Self-Care Like You've Never Seen It Before
Beyond face masks and binging The Office
|Kirstie Taylor||Nov 8, 2019|| 5|
I suffer from depression. During my worst bouts, one of my friends had me write out a list of things I can do to care for my self (physically and emotionally) that’s as long as my age. At the time, I was 26.
That list was hard AF.
But making it helped. In moments of my deepest sadness, I have a long list of things I can do that I know will make me feel better.
I challenge you:
Make the same list. Whatever your age is, write out that many activities that make you happy. Then keep it for the inevitable lows in life.
But on to why I brought you all here…
What about preventative care? Depression isn’t just handling the lows; it’s also about creating a life that heals.
That kind of self-care, the kind that’s internal, is MUCH HARDER. But let me tell you guys: It’s worth it. These acts are life-changing.
So if you want to level-up your self-care, if you want to create a life the rocks, try these. They may take more work, but they’re well worth it:
Learning to enjoy solitude.
When you come home from a long day at work to an empty home, do you feel loneliness or solitude?
Your answer to that question is telling. Not everyone knows how to be alone. Some people avoid it at all costs.
But being comfortable with yourself is key to maintaining happiness throughout your life. Obstacles are inevitable; people will come and go. But one thing that’s constant is you’ll always have yourself. So do yourself a favor and learn how to enjoy time being alone.
Going to therapy.
If you’ve never been to therapy, the idea can be daunting. Opening up to a stranger is a bit weird at first, but I promise it gets better.
There are certain things that a therapist provides that your friends and family can’t. Think years of learning human psychology and thousands of hours practicing working through people’s emotions and traumas.
A therapist can help in so many ways: whether you’re going through a difficult time or just need someone to talk to.
Dumping that person you don’t feel a connection with.
A toxic person in your life is very consuming, especially when they’re your romantic partner. If you’re trying to take care of yourself, their behavior could be holding you back.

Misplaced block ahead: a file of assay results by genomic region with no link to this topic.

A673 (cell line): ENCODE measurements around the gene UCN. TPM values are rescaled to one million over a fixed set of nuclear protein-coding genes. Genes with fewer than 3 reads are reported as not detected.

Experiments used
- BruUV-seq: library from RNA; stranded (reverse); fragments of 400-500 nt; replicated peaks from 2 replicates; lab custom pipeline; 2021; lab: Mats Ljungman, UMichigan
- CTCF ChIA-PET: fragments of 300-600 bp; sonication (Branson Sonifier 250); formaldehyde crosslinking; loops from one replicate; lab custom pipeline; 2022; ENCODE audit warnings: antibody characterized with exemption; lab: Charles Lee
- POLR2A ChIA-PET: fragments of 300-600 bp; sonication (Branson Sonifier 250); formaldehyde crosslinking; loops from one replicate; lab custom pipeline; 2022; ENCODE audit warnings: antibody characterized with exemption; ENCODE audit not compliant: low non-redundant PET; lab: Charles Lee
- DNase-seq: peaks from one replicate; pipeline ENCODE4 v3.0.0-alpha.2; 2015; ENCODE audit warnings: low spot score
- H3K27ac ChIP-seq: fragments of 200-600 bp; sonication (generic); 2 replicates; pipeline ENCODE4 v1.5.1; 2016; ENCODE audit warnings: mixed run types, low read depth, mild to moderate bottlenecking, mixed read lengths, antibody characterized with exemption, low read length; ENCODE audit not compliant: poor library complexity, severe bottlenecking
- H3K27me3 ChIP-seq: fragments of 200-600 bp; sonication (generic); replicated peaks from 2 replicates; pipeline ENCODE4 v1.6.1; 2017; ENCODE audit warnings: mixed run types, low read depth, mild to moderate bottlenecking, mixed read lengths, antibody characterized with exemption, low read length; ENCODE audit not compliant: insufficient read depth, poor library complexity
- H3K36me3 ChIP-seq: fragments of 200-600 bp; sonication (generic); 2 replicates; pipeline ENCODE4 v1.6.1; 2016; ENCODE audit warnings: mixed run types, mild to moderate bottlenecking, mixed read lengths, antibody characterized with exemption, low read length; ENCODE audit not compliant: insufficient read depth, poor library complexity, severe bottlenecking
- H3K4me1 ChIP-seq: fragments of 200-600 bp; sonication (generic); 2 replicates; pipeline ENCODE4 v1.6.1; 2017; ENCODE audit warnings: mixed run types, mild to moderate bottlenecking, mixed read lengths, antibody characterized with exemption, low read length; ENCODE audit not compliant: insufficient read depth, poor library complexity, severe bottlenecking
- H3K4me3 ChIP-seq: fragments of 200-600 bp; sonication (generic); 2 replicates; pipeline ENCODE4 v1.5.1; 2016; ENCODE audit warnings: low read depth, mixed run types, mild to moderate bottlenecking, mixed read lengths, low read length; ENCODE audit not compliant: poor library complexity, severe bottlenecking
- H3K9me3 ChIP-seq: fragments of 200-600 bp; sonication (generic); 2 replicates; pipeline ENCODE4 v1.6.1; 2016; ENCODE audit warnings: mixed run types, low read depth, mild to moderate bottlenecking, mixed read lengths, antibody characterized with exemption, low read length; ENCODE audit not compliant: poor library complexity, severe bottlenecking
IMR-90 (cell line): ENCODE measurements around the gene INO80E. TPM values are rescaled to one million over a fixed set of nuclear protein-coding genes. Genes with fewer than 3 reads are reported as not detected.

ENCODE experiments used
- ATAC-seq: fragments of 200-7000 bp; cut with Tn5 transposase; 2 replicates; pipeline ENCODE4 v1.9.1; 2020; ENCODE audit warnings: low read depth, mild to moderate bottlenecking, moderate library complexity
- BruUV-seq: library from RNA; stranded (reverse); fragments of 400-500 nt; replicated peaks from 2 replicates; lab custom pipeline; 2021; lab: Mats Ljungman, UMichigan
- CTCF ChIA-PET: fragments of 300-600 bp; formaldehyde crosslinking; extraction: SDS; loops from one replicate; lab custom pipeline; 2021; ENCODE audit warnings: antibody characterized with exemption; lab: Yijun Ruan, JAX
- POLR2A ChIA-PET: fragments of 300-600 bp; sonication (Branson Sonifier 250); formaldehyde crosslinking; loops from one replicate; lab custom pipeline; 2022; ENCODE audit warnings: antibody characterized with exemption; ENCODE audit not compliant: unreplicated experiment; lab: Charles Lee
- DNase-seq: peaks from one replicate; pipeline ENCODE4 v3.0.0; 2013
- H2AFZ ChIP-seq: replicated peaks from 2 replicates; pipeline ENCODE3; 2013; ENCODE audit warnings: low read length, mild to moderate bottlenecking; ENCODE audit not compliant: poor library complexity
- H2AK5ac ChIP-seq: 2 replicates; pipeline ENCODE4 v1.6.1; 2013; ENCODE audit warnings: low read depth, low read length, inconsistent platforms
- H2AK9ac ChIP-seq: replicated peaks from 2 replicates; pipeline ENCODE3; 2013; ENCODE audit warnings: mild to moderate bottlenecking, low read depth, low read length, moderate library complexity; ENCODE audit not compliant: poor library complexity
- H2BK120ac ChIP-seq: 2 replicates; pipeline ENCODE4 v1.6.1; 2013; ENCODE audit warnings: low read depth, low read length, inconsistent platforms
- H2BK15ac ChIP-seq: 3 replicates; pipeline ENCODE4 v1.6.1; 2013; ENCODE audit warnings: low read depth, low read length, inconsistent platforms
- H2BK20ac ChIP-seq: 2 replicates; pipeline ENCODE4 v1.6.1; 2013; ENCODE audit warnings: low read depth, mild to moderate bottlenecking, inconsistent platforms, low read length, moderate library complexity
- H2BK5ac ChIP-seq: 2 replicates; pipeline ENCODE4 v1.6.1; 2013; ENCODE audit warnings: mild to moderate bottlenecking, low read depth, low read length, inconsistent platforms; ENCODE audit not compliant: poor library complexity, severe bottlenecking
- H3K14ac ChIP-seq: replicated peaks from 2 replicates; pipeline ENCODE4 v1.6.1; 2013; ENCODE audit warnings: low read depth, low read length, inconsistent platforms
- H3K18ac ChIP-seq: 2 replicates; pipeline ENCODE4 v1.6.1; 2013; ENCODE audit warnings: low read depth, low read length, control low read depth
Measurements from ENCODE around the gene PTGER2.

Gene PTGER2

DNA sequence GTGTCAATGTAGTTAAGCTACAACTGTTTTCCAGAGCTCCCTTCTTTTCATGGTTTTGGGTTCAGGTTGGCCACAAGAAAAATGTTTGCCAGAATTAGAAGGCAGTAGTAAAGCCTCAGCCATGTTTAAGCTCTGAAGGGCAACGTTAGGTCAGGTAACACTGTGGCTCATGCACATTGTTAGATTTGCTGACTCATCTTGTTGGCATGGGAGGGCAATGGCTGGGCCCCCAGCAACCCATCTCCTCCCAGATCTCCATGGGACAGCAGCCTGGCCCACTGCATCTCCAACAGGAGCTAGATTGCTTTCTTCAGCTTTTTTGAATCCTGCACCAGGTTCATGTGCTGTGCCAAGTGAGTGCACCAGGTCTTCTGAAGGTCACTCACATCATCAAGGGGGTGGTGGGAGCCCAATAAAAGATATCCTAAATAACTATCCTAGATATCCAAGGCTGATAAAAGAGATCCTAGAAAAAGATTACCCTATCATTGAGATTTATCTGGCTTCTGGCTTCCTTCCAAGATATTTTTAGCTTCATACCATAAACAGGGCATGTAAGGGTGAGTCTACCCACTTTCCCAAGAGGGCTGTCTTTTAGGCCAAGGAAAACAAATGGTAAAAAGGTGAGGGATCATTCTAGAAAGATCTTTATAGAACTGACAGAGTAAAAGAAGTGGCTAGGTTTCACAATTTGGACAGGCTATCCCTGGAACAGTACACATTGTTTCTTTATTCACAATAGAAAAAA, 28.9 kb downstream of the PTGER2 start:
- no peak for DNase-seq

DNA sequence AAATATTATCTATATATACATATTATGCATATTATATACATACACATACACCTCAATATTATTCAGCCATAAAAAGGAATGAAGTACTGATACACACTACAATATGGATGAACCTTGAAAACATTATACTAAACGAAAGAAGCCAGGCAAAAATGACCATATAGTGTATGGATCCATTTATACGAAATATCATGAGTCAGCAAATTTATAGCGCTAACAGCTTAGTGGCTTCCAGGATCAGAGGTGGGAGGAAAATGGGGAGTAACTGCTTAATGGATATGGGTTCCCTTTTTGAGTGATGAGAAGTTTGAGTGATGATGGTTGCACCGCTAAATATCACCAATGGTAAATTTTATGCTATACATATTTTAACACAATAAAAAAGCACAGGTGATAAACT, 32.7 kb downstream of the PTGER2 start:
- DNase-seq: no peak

Breaking up with someone is never easy, but you can’t let that stop you from prioritizing your well-being. Sometimes, relationships run their course. Not everything is meant to last forever; not everything that ends was a failure.
Cutting off toxic friendships.
It’s interesting that we put up with a lot more from our friends than we do romantic partners. Why is that we hold our friends to lower standards?
A toxic friend is someone that makes you feel bad about yourself, drained after hanging out with them, like they’re always in competition with you, or are constantly negative. You can have a talk with them, but if they refuse to try and make things better, it’s time to consider cutting them out of your life.
No matter the length of the friendship, you need to prioritize yourself. Do so without guilt or shame; some friendships aren’t meant to last forever.
Regularly going to the doctor.
We only have one body in this life; take care of it.
That ache in your lower back that you ignore isn’t going to go away magically. You’ll start to compensate for that pain with poor posture and muscles forming in ways that will bite you in the ass later in life.
Go to the doctor regularly. Get a physical. Check your bloodwork. And if you’re a female, please see your gynecologist.
Self-care includes making sure you’re healthy enough to enjoy the magic of life.
Creating boundaries with people closest to you.
When you love someone, it’s hard to draw lines on what’s healthy behavior.